The vast majority of Americans are “oblivious” to the fact that more than 20 million people are on the brink of starvation in Yemen, Somalia, South Sudan, and Nigeria, according to a recent survey conducted by the International Rescue Committee (IRC).
A “staggering” 85 percent of Americans simply don’t know that these nations are facing such dire shortages of food and other necessary resources, IRC discovered.
Lack of awareness, however, does not imply deliberate lack of concern, IRC is quick to observe. Once Americans are briefed on the relevant facts, the organization notes, “the issue immediately rises to a top global concern.”
IRC goes on to note that “[n]ear-famine, which is affecting 20 million people in Africa and the Middle East, is likely the least reported but most important major issue of our time,” implying that the media is at fault for not keeping such a crucial issue at the center of public discussion.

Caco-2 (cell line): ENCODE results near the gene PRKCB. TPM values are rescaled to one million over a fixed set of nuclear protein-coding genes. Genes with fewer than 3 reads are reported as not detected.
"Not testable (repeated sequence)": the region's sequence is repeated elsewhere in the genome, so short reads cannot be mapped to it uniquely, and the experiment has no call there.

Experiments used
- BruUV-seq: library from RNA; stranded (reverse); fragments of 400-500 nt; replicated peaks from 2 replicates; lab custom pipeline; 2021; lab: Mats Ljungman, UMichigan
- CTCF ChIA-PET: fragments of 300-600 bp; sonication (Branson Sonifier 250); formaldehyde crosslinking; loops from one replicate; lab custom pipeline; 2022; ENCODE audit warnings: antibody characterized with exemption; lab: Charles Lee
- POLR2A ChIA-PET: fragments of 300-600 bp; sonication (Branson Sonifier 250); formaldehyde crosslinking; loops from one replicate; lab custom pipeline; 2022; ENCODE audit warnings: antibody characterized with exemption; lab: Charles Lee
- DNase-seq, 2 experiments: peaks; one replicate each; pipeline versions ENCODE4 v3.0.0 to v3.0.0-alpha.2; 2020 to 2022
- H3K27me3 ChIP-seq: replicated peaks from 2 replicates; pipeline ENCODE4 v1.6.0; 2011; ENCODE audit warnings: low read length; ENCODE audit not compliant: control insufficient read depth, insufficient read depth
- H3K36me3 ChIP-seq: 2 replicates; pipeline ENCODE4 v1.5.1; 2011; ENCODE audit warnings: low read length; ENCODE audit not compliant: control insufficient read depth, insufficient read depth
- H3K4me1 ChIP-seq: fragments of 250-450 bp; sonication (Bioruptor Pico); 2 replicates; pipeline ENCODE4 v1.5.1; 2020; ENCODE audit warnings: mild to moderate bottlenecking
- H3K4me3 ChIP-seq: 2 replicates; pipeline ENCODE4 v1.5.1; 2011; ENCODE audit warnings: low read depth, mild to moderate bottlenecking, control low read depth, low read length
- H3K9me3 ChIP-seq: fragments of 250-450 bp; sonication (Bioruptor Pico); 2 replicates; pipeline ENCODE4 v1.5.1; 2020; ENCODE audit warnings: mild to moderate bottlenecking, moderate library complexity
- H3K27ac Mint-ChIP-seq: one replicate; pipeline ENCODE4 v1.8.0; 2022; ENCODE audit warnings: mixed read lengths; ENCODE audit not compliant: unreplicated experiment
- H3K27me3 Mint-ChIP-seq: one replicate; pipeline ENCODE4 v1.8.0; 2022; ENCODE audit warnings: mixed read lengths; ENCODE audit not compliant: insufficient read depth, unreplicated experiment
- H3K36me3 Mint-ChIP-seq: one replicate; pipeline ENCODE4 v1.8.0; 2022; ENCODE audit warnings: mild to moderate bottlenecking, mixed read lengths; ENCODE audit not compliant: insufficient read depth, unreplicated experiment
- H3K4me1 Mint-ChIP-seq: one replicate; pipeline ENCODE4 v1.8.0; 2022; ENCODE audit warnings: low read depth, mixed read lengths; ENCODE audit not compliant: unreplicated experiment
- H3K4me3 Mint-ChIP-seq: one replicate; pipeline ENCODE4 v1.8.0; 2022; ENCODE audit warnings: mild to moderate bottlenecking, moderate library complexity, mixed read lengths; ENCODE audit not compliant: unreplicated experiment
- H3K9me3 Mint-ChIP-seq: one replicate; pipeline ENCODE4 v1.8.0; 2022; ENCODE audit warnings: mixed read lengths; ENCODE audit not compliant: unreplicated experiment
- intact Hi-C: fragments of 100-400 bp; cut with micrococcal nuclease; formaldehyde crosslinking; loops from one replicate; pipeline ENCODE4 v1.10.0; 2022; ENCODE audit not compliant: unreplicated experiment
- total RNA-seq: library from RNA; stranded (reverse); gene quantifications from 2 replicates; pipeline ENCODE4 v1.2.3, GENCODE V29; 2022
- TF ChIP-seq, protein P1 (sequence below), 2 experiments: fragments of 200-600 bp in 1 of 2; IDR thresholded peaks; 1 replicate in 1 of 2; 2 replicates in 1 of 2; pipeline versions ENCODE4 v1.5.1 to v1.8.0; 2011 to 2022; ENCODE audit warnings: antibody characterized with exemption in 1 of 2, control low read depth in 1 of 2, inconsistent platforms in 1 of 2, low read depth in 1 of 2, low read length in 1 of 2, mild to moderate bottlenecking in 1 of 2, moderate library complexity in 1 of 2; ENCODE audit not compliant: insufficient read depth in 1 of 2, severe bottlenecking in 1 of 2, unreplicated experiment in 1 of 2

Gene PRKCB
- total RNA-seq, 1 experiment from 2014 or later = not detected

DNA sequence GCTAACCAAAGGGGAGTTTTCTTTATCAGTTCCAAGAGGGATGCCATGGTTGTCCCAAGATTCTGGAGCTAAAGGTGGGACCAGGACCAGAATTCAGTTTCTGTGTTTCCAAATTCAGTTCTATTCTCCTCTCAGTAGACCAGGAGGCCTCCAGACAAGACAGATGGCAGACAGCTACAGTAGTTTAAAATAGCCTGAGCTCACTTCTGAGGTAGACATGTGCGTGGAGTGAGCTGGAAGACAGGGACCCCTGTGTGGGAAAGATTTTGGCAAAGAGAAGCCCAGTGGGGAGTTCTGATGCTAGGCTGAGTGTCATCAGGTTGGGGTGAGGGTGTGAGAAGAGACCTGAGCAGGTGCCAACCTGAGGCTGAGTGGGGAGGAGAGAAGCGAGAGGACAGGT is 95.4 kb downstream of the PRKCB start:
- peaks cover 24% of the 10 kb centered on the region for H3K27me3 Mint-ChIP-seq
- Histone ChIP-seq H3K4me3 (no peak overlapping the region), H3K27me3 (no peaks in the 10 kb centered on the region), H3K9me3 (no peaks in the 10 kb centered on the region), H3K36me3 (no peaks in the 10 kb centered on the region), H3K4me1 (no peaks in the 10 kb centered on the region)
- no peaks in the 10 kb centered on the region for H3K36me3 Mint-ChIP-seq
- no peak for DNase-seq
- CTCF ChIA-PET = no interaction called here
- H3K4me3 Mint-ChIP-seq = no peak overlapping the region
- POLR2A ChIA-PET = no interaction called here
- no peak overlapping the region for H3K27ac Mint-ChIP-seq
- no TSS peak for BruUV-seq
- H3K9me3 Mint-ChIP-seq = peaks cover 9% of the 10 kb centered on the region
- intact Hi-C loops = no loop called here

The survey also found that most Americans favor providing more humanitarian aid, not less, as President Donald Trump has proposed: 68% of registered voters agree that foreign aid from wealthy nations like the U.S. is needed now more than ever.
“Millennials [78% concerned] see humanitarian aid as a defining issue for their generation, and the United States,” IRC‘s report notes. “On nearly every measure tested in the poll, millennials are more concerned than other generations, believe it is a moral obligation for the U.S. to provide assistance, and are most willing to engage.”